MORTENSEN: In my generation, it wasn’t uncommon for kids – especially boys – to see lots of Westerns in the movie theaters. It was the 1960s and there were still Westerns in movie theaters and a lot on TV too. Not that they were all great. It’s a genre that has, as you know, a long history from the beginnings of movies. Initially, it was kind of naive, mythological, folklore stories that were kind of simple minded and, as you know there have literally been thousands of them, most of the simple and not very original. But as a result, there have also been many that are profound and complex and the best of them are at a level with the most poetic, tragic works that human beings have made since ancient history – some are really thought provoking and they’ve adapted to the development of North American society and other places.

When I first started writing The Dead Don’t Hurt, I wrote it during the pandemic lockdown and I had an initial image of a little girl running through this forest with maples and red oaks and I was thinking about my mother and where she had grown up and lived until the end of her life. I knew the books she had – these hardcover late 19th century early 20th century stories of knights and ladies and adventures with beautiful colored covers – she talked a lot about that. I imagined my mother running around in these woods but I pictured it being from an earlier time and I thought what does that mean?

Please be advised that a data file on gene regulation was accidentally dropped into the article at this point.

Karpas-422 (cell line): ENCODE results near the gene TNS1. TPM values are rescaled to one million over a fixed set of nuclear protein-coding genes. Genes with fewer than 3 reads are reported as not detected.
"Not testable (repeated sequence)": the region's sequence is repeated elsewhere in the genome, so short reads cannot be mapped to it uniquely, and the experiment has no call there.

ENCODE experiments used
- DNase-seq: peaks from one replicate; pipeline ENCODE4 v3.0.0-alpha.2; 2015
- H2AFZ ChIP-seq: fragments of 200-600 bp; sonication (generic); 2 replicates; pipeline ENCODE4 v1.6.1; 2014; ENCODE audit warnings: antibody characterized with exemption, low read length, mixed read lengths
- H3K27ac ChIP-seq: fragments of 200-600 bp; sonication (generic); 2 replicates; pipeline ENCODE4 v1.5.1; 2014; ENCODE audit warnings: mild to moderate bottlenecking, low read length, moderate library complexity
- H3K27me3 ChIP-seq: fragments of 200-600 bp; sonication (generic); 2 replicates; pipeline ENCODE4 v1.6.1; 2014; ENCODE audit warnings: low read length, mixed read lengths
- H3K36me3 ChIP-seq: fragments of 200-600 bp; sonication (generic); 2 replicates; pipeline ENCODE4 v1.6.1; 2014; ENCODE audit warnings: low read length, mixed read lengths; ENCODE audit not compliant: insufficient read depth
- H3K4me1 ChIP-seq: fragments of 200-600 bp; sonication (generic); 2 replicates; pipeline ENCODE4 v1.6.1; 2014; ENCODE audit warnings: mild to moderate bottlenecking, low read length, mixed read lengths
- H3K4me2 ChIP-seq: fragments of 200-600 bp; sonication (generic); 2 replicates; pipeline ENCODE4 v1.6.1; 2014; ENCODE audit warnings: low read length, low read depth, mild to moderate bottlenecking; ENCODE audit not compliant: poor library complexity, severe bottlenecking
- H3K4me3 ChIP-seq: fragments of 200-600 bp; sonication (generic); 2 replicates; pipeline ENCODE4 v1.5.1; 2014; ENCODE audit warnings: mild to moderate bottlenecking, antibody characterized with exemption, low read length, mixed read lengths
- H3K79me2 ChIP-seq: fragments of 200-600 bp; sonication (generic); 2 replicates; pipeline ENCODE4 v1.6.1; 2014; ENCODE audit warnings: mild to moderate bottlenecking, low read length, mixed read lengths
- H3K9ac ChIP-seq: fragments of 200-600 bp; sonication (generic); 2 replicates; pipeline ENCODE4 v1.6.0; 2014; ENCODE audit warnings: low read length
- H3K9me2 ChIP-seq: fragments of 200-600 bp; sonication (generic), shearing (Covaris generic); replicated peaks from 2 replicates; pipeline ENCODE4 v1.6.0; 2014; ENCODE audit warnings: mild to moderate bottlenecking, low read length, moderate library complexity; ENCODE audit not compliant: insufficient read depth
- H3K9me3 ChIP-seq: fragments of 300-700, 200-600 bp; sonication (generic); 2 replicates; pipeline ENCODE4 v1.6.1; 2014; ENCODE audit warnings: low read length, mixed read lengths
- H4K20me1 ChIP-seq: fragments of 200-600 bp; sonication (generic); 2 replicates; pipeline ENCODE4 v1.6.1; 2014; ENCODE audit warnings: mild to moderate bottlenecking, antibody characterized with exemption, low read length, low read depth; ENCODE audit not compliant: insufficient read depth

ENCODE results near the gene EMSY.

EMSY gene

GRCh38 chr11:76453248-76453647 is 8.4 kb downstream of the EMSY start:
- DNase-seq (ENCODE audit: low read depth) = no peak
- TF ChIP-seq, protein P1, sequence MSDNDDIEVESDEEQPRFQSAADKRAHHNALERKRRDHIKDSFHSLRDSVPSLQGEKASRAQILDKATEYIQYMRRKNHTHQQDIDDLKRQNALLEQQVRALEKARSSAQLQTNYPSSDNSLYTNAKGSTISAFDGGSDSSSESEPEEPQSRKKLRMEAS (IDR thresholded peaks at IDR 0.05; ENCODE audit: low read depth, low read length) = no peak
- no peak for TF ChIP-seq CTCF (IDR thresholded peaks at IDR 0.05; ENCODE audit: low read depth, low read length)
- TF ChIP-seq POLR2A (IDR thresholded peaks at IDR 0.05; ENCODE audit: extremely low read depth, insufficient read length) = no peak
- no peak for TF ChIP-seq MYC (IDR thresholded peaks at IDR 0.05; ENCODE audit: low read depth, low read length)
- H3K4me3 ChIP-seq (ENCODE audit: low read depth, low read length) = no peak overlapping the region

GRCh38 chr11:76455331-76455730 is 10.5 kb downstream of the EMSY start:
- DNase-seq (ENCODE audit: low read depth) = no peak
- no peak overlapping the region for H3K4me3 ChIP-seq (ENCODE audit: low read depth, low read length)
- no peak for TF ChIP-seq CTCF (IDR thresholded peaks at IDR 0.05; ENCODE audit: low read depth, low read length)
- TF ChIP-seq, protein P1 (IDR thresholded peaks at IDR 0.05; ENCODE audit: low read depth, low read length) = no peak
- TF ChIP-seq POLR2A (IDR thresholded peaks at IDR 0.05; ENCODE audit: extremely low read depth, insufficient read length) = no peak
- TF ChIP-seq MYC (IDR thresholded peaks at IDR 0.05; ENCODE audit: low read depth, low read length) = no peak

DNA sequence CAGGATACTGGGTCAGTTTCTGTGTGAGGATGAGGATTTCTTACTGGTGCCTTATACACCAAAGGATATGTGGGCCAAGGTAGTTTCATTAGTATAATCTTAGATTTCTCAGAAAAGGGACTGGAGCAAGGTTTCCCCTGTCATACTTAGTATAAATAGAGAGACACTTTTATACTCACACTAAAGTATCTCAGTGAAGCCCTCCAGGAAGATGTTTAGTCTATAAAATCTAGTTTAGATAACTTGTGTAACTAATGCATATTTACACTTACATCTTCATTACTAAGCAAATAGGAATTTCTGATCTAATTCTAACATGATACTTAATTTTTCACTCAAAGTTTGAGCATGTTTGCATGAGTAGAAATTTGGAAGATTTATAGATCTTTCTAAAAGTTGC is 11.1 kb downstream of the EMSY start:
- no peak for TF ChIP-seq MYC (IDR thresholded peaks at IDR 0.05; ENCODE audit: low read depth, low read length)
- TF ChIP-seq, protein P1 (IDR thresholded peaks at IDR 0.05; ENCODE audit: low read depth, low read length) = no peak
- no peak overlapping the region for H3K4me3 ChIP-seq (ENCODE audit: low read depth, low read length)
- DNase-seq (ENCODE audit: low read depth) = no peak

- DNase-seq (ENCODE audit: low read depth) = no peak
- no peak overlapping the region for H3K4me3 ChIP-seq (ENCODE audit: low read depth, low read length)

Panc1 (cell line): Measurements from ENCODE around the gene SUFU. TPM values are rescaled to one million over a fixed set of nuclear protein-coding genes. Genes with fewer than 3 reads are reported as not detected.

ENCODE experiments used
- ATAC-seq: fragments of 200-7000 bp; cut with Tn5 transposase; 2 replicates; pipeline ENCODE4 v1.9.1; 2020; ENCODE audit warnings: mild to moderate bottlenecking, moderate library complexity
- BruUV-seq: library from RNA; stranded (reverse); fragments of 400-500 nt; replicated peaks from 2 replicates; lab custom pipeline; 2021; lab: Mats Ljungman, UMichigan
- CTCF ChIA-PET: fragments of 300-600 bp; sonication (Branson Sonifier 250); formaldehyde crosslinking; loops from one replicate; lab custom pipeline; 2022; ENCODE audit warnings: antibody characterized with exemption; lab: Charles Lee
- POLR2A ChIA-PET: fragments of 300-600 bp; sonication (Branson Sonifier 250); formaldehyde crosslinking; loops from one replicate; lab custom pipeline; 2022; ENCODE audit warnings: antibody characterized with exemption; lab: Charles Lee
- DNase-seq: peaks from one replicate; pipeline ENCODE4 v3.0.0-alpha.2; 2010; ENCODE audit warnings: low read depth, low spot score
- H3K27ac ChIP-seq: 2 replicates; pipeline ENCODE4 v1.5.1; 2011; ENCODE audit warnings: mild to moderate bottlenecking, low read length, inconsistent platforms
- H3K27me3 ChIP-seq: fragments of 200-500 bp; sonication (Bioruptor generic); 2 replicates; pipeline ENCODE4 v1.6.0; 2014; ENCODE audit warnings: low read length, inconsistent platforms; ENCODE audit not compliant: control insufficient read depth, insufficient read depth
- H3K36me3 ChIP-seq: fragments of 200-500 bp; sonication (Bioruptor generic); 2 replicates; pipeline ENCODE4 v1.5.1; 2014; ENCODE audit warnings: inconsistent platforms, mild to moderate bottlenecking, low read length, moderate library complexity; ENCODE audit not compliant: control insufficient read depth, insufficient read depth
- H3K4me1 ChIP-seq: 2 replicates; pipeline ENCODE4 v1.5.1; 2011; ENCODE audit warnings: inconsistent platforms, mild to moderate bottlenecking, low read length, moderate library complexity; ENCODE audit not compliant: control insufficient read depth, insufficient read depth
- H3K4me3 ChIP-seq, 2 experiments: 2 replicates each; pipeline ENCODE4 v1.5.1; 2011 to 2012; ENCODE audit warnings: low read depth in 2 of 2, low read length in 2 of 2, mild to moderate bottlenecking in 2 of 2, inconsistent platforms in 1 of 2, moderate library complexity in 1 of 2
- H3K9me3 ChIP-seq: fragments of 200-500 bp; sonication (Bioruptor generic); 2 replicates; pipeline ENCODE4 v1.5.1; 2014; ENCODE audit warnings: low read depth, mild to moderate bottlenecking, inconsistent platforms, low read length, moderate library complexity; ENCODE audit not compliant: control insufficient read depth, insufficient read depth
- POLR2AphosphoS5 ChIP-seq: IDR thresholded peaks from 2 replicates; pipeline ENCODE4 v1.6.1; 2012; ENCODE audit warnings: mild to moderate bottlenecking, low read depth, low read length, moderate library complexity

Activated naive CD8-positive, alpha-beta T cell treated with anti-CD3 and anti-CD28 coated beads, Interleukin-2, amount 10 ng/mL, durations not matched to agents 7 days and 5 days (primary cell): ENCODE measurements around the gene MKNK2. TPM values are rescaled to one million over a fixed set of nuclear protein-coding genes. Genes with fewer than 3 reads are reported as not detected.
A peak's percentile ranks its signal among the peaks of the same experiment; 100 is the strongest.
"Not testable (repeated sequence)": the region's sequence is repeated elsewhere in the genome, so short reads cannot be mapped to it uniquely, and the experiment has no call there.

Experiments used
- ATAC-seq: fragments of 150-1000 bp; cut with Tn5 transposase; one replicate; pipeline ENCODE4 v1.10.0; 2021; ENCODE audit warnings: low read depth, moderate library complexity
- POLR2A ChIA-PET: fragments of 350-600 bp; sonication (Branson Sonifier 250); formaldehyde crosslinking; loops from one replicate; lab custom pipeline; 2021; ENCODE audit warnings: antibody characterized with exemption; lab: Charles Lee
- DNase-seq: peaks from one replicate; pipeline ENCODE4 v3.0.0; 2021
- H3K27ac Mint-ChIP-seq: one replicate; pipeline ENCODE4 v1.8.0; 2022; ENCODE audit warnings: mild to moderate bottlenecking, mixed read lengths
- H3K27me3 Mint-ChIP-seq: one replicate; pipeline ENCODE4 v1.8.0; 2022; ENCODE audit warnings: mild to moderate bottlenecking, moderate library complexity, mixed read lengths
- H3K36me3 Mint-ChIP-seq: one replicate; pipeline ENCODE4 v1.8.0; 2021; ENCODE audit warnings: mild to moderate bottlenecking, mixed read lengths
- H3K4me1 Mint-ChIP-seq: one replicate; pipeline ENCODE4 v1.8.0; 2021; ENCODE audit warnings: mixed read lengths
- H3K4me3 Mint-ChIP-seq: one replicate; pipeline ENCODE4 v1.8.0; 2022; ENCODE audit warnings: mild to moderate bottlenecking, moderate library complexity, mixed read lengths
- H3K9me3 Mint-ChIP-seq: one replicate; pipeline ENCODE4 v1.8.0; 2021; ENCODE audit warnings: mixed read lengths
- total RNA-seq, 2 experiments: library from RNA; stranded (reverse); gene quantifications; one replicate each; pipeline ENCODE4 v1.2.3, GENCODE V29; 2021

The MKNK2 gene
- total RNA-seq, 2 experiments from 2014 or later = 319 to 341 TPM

I had the idea of showing the effect before you show the cause, which happens more in novels than movies. When we have a traumatic or an important event happen, we tend to look back and think, ‘How did it come to this? How did I get here? How did this happen?’ So I started at the end and worked my way back and once I realised what was going on, I thought, well this is a Western so I stuck to that.

DEADLINE: What were you hoping this story could offer to the Western genre?

MORTENSEN: My intention wasn’t to reinvent the Western – I just wanted to tell a story as someone who likes Westerns and likes when the details are realistic and the horse riding is believable, and all those things. I thought that I would just try to make a classic Western and not try to do something that brings attention to the camera work or do something completely different – I just wanted to do it really straightforward, but really well shot and hopefully well written and definitely well acted and see if that works. That was the goal.

DEADLINE: But at the center of this story you have a strong woman, Vivienne, played brilliantly by Vicky Krieps. 

MORTENSEN: Yes, she’s actually a woman of her time who happens to be very independent and strong-willed but it’s not like she’s going to take a shotgun, and then shoot all the bad guys in a superhero kind of move. She’s actually a real flesh and blood person. Of course, you need a great performer to do that, to help you get that across and Vicky really nailed it and even when her male companion [Holger, played by Mortensen] goes away to war, it’s unusual that you stay with her and you never see him when he’s gone.